I traveled up to New York City from my home near Philadelphia the other day to see the Broadway smash Hamilton. Great show! Unfortunately, what’s in my head now is the earwormy King George song, “You’ll Be Back.” Hopefully it will be out by the end of the decade.
Strolling the streets of New York I encountered a medical practice called Bespoke Surgical.
Then, next to Madison Square Garden, I passed the Pennsy Food Hall.
I thought nothing of it, but my wife (correctly) pointed out that “food hall” is of British origin. A post is to come.
At that point I started taking my own pictures. Here’s an ad in an apartment house’s ground-floor window:
(For more on “holiday” as British for “vacation” click here.)
Finally, the Flying Tiger store on lower Broadway is selling these containers for what Americans call French fries or just “fries.”
I realize Flying Tiger is Danish, but still.
10 thoughts on “Spotted in New York”
I don’t want to be a fly in the ointment, but I grew up in Greenwich, CT and have lived my entire life there and in the Virginia suburbs of Washington, DC. I can attest that all the so called “Britishisms” mentioned in the four examples above are part of the common parlance in both areas. I can’t be certain of other parts of the country, but I suspect they are in common usage at least along the East Coast. Bespoke tailoring, food halls in shopping malls, going on holiday to the shore or the mountains, fish and chips–originating in Britain to be sure (as the rest of the English language did) but long a part of everyday language in the U.S.
Michael, I have been doing this blog for more than seven years with more than 500 entries, so forgive me if I do not acknowledge you as a fly in my ointment. My entries usually document the word or expression’s status as a Britishism, using the OED, Google Ngram Viewer, and other sources, then chart its incursion into the U.S., via the New York Times and other American sources. As for the examples in that post, Ngram Viewer shows that “on holiday” (https://books.google.com/ngrams/graph?content=on+holiday%3Aeng_gb_2012%2Con+holiday%3Aeng_us_2012&year_start=1800&year_end=2000&corpus=15&smoothing=3&share=&direct_url=t1%3B%2Con%20holiday%3Aeng_gb_2012%3B%2Cc0%3B.t1%3B%2Con%20holiday%3Aeng_us_2012%3B%2Cc0) and “food hall” (https://books.google.com/ngrams/graph?content=food+hall%3Aeng_gb_2012%2Cfood+hall%3Aeng_us_2012&year_start=1800&year_end=2000&corpus=15&smoothing=3&share=&direct_url=t1%3B%2Cfood%20hall%3Aeng_gb_2012%3B%2Cc0%3B.t1%3B%2Cfood%20hall%3Aeng_us_2012%3B%2Cc0) are definitely Britishisms. I defy you or anyone else to find an American use of “chips” for fried potatoes, other than in “fish and chips.” As for “bespoke,” the joke is that nowadays not just tailoring but *everything* is bespoke.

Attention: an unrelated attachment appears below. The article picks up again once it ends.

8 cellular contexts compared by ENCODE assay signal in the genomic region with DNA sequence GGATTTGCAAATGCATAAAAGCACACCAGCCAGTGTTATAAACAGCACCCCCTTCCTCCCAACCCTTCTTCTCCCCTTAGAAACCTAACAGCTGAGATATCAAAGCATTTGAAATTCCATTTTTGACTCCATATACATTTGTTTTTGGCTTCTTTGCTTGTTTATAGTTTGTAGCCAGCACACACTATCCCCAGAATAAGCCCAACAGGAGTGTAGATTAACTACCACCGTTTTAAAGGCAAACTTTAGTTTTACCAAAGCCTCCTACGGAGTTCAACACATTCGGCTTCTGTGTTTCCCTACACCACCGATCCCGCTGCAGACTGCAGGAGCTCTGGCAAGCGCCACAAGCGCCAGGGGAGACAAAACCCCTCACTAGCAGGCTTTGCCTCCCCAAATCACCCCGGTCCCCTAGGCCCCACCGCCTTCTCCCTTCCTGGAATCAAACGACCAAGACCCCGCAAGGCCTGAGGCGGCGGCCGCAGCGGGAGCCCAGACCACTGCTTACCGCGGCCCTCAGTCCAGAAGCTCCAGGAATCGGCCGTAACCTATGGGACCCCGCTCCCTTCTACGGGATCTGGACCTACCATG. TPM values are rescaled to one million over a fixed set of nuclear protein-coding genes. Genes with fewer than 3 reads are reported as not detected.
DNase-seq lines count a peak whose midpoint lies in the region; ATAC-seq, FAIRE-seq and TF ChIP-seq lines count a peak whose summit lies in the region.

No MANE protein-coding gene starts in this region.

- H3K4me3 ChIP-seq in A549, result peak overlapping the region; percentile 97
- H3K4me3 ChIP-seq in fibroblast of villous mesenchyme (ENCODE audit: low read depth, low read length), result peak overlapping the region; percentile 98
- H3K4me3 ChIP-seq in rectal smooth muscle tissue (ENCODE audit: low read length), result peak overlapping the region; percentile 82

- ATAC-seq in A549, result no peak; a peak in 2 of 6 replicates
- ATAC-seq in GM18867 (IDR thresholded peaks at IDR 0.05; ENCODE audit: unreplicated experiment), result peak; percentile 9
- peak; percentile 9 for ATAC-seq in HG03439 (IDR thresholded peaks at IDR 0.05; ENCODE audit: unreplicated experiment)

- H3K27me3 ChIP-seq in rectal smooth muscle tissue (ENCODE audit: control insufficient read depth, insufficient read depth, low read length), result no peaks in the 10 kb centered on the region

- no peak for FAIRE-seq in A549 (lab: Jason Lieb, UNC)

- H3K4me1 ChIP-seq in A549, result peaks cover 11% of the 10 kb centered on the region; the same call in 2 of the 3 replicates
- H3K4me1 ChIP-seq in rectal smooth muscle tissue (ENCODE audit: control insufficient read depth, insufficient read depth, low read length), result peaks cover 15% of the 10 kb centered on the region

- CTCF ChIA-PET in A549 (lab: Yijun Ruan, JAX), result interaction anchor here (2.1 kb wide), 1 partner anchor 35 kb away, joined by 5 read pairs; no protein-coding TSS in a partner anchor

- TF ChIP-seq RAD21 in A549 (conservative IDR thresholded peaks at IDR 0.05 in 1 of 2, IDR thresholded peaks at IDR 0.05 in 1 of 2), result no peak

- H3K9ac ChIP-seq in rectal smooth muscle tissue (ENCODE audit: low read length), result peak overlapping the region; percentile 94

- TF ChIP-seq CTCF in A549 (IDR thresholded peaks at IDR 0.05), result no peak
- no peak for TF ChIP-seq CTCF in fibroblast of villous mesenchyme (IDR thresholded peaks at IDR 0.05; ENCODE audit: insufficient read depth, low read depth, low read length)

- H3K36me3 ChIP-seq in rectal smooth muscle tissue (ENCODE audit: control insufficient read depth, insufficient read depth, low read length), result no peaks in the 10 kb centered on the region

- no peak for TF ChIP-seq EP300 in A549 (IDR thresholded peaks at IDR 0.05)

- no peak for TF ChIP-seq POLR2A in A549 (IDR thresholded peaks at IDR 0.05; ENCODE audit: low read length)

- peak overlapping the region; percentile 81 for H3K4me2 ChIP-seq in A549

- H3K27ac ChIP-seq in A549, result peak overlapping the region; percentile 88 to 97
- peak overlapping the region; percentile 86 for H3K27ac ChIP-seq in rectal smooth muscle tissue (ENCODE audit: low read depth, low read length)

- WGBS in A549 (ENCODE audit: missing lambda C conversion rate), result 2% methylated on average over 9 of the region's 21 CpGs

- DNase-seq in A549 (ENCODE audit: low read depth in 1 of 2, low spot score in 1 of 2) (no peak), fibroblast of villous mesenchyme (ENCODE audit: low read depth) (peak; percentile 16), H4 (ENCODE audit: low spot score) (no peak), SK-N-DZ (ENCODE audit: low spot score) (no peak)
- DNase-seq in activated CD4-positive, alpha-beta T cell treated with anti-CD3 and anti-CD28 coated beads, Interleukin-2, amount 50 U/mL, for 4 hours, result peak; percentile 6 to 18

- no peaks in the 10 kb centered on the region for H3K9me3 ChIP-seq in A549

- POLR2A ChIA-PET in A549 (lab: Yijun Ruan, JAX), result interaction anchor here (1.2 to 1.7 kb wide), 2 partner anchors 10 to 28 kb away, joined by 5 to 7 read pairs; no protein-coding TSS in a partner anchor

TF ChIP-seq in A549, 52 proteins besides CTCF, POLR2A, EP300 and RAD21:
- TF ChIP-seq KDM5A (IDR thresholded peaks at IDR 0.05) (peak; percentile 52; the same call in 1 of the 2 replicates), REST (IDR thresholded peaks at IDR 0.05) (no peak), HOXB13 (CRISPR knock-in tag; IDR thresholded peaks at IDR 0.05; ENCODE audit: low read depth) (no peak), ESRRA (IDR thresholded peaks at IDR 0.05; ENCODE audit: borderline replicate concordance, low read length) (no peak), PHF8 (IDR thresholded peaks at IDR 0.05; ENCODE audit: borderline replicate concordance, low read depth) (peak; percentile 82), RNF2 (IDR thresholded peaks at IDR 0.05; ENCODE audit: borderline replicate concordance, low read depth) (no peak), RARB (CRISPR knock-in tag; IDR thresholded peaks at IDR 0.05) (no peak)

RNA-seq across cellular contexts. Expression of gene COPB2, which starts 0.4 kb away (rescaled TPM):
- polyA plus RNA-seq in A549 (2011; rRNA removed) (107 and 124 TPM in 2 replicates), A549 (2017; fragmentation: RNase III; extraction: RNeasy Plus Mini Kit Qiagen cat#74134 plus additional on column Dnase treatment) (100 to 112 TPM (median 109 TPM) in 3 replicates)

Do you have an explanation for your observations?
Other than a marketing gimmick?
Arthur, a combination marketing gimmick, trying to be fancy, and trying to say things in a new way.
I just googled the Danish for chips and it’s apparently ‘pomfritter’.
I would never have noticed “on holiday” as unusual or noteworthy, but I don’t think I’ve ever seen “weekend” verbed like that before.
Cameron, the OED has six citations from 1901 to 2001. The first, in The Chronicle: “Where shall we week end?”
Maggie Smith in Downton Abbey –
That’s great. It’s one of the few times when the show was on point about language matters, as “weekend” as a noun was in use starting about 1900 (according to the OED), but had an outre quality for some time. The OED quotes The Times in 1937: “The letter began with old Lady Chervil’s unvarying formula:—My dear Mrs. Miniver, Chervil and I shall be delighted if you and your Husband will stay with us from Friday 19th to Monday 22nd November. (She would have gone to the guillotine sooner than use the expression ‘week-end’.)” The OED doesn’t say so, but the quote is from the serialized version of the eventual novel “Mrs. Miniver,” published in 1939.